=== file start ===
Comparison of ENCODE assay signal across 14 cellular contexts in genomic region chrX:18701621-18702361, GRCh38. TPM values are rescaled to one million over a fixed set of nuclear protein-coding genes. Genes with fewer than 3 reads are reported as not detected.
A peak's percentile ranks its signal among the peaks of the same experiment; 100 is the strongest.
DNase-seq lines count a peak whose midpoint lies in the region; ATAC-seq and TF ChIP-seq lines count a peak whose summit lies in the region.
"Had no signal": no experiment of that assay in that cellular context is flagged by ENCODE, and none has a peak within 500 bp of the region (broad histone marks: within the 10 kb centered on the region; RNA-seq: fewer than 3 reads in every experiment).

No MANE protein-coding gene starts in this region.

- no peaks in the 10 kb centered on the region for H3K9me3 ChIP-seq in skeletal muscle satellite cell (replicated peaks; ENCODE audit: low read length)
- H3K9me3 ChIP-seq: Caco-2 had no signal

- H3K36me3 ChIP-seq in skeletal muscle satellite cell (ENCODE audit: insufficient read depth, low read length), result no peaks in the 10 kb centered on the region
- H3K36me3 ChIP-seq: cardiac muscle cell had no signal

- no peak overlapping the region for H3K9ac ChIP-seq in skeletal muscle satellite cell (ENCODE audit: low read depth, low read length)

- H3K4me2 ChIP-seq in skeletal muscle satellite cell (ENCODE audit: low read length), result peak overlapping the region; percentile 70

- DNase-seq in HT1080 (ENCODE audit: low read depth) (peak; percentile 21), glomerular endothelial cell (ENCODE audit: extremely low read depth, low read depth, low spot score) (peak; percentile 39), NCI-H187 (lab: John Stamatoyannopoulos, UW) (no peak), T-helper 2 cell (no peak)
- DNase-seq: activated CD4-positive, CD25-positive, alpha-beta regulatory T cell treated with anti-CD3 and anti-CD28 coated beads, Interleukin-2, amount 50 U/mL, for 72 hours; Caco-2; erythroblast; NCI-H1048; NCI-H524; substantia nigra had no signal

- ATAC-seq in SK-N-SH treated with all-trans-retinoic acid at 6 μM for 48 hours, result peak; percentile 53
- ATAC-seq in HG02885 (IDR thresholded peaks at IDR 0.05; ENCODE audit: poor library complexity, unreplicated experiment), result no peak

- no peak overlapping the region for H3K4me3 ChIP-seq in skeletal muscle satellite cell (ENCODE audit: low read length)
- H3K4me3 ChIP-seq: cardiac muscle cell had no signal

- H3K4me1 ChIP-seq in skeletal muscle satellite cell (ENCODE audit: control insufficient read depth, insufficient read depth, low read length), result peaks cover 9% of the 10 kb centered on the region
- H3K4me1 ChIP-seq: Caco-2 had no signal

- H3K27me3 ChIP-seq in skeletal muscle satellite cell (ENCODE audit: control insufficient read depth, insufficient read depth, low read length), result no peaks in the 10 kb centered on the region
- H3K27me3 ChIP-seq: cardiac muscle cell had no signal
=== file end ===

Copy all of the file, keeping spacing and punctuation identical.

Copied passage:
Comparison of ENCODE assay signal across 14 cellular contexts in genomic region chrX:18701621-18702361, GRCh38. TPM values are rescaled to one million over a fixed set of nuclear protein-coding genes. Genes with fewer than 3 reads are reported as not detected.
A peak's percentile ranks its signal among the peaks of the same experiment; 100 is the strongest.
DNase-seq lines count a peak whose midpoint lies in the region; ATAC-seq and TF ChIP-seq lines count a peak whose summit lies in the region.
"Had no signal": no experiment of that assay in that cellular context is flagged by ENCODE, and none has a peak within 500 bp of the region (broad histone marks: within the 10 kb centered on the region; RNA-seq: fewer than 3 reads in every experiment).

No MANE protein-coding gene starts in this region.

- no peaks in the 10 kb centered on the region for H3K9me3 ChIP-seq in skeletal muscle satellite cell (replicated peaks; ENCODE audit: low read length)
- H3K9me3 ChIP-seq: Caco-2 had no signal

- H3K36me3 ChIP-seq in skeletal muscle satellite cell (ENCODE audit: insufficient read depth, low read length), result no peaks in the 10 kb centered on the region
- H3K36me3 ChIP-seq: cardiac muscle cell had no signal

- no peak overlapping the region for H3K9ac ChIP-seq in skeletal muscle satellite cell (ENCODE audit: low read depth, low read length)

- H3K4me2 ChIP-seq in skeletal muscle satellite cell (ENCODE audit: low read length), result peak overlapping the region; percentile 70

- DNase-seq in HT1080 (ENCODE audit: low read depth) (peak; percentile 21), glomerular endothelial cell (ENCODE audit: extremely low read depth, low read depth, low spot score) (peak; percentile 39), NCI-H187 (lab: John Stamatoyannopoulos, UW) (no peak), T-helper 2 cell (no peak)
- DNase-seq: activated CD4-positive, CD25-positive, alpha-beta regulatory T cell treated with anti-CD3 and anti-CD28 coated beads, Interleukin-2, amount 50 U/mL, for 72 hours; Caco-2; erythroblast; NCI-H1048; NCI-H524; substantia nigra had no signal

- ATAC-seq in SK-N-SH treated with all-trans-retinoic acid at 6 μM for 48 hours, result peak; percentile 53
- ATAC-seq in HG02885 (IDR thresholded peaks at IDR 0.05; ENCODE audit: poor library complexity, unreplicated experiment), result no peak

- no peak overlapping the region for H3K4me3 ChIP-seq in skeletal muscle satellite cell (ENCODE audit: low read length)
- H3K4me3 ChIP-seq: cardiac muscle cell had no signal

- H3K4me1 ChIP-seq in skeletal muscle satellite cell (ENCODE audit: control insufficient read depth, insufficient read depth, low read length), result peaks cover 9% of the 10 kb centered on the region
- H3K4me1 ChIP-seq: Caco-2 had no signal

- H3K27me3 ChIP-seq in skeletal muscle satellite cell (ENCODE audit: control insufficient read depth, insufficient read depth, low read length), result no peaks in the 10 kb centered on the region
- H3K27me3 ChIP-seq: cardiac muscle cell had no signal